The people interviewed were deported during the Trump administration, which was characterized by hardline immigration policies, narrowed access to asylum, and racist, anti-migrant rhetoric. Though conditions in Cameroon had not improved, the grant rate for asylum or other protection for Cameroonians by US immigration courts dropped by 24 percent between fiscal years 2019 and 2020. The US deported over 100 Cameroonians in 2020.
The Biden administration took the positive step of cancelling a February 2021 deportation flight to Cameroon. However, it deported several Cameroonians in October 2021 and has failed to designate Temporary Protected Status for Cameroon, despite conditions making return unsafe.
Nearly all of the deported people interviewed had fled Cameroon between 2017 and 2020 for reasons linked to the crisis in the Anglophone regions. Human Rights Watch research indicates that many had credible asylum claims, but due process concerns, fact-finding inaccuracies, and other issues contributed to unfair asylum decisions. Lack of impartiality by US immigration judges – who are part of the executive branch, not the independent judiciary – appeared to play a role. Nearly all of the deported Cameroonians interviewed – 35 of 41 – were assigned to judges with asylum denial rates 10 to 30 percentage points higher than the national average.
ICE also failed to protect confidential asylum documents during deportations, leading to document confiscation and apparent retribution by Cameroonian authorities.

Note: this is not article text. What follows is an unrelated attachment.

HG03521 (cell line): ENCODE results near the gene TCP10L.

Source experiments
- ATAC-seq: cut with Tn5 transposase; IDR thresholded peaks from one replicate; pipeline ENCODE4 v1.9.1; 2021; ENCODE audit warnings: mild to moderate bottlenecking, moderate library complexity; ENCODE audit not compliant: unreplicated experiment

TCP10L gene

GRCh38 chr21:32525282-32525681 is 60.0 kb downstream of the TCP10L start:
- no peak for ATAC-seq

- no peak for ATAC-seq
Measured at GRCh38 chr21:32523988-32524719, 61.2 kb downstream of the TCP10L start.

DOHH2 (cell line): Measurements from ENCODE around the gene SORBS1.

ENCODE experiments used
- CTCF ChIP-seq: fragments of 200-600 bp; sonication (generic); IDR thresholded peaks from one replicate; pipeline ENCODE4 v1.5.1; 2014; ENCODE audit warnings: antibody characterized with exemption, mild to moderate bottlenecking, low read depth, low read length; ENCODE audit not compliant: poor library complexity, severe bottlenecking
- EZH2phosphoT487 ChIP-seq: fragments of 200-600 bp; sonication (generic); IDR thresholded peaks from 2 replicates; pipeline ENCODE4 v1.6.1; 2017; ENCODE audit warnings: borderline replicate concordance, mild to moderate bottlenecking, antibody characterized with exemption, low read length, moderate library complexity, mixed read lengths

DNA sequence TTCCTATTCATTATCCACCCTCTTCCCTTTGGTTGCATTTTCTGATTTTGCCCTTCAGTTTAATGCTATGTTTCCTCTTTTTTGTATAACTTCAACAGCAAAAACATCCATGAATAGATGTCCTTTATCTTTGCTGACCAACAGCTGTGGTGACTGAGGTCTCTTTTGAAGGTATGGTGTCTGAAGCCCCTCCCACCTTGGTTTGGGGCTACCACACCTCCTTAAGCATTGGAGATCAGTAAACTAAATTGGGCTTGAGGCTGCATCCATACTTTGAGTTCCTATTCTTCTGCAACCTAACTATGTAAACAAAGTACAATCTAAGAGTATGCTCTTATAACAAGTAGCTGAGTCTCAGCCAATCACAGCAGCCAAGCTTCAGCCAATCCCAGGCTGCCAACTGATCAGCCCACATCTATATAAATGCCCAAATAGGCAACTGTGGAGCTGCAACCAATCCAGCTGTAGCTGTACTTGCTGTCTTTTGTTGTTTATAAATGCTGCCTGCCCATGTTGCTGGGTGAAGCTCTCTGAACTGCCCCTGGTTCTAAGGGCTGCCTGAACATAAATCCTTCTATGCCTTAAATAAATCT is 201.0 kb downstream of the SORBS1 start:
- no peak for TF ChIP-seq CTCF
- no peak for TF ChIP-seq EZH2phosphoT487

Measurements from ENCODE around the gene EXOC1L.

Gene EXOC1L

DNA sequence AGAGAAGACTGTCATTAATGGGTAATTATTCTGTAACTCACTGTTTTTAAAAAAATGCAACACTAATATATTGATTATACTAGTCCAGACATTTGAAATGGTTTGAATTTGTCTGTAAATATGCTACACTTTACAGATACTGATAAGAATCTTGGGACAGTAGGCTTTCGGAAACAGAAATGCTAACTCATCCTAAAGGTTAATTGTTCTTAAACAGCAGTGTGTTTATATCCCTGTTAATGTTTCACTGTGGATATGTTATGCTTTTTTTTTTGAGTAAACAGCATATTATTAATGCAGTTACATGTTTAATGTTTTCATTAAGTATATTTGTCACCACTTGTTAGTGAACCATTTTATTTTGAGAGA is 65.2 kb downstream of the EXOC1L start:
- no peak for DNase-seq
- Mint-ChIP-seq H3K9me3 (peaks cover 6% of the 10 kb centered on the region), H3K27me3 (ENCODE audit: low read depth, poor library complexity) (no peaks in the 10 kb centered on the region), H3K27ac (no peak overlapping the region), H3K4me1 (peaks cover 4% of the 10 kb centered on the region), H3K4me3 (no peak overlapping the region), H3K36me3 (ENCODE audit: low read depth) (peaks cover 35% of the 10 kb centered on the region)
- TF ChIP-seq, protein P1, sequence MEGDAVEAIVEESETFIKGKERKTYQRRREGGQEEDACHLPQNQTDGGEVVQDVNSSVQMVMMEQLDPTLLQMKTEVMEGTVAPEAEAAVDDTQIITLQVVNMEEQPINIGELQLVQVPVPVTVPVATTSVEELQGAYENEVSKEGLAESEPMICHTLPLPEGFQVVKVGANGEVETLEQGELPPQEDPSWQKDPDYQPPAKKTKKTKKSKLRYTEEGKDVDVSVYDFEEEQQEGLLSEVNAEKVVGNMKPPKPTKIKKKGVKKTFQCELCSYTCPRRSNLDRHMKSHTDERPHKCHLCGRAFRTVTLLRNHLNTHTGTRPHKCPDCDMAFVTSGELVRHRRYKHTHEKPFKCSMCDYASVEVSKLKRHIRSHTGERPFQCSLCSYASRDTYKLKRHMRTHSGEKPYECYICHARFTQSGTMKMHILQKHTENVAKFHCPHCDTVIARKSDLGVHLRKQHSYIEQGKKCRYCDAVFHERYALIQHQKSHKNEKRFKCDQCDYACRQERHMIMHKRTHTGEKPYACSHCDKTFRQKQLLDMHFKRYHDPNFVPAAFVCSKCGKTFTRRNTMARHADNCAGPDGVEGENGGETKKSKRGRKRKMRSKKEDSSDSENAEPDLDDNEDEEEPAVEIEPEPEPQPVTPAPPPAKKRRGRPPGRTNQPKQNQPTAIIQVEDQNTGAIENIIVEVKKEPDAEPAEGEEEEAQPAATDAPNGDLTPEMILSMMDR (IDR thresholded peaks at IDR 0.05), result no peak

Between 2019 and 2021, Cameroonian police, gendarmes, military personnel, and other officials detained or imprisoned at least 39 people deported from the US. Authorities detained many without due process or in inhumane conditions, for periods ranging from days to months. Some were held incommunicado.
Human Rights Watch documented 14 cases of physical abuse or assault of 13 deported people, 13 by Cameroonian authorities – including 9 in detention – and 1 by armed separatists. State agents raped three women in custody, subjected a man to forced labor, and severely beat returnees, often during interrogations. Several of these cases amount to torture.
A woman deported in October 2020 said she was tortured and raped by gendarmes or military men during six weeks in detention in Bamenda, North-West region: “Every two days ... they were using ropes, [rubber] tubes, their boots, military belts ... They hit me all over my body. They said that I’ve destroyed the image of Cameroon ... so I had to pay for it.”
State agents harmed or targeted the family members of at least seven deported people. While looking for returnees, government forces allegedly shot and killed a woman’s sister, abducted a man’s 11-year-old son, and severely beat a man’s mother. Others were arbitrarily detained, extorted, and harassed.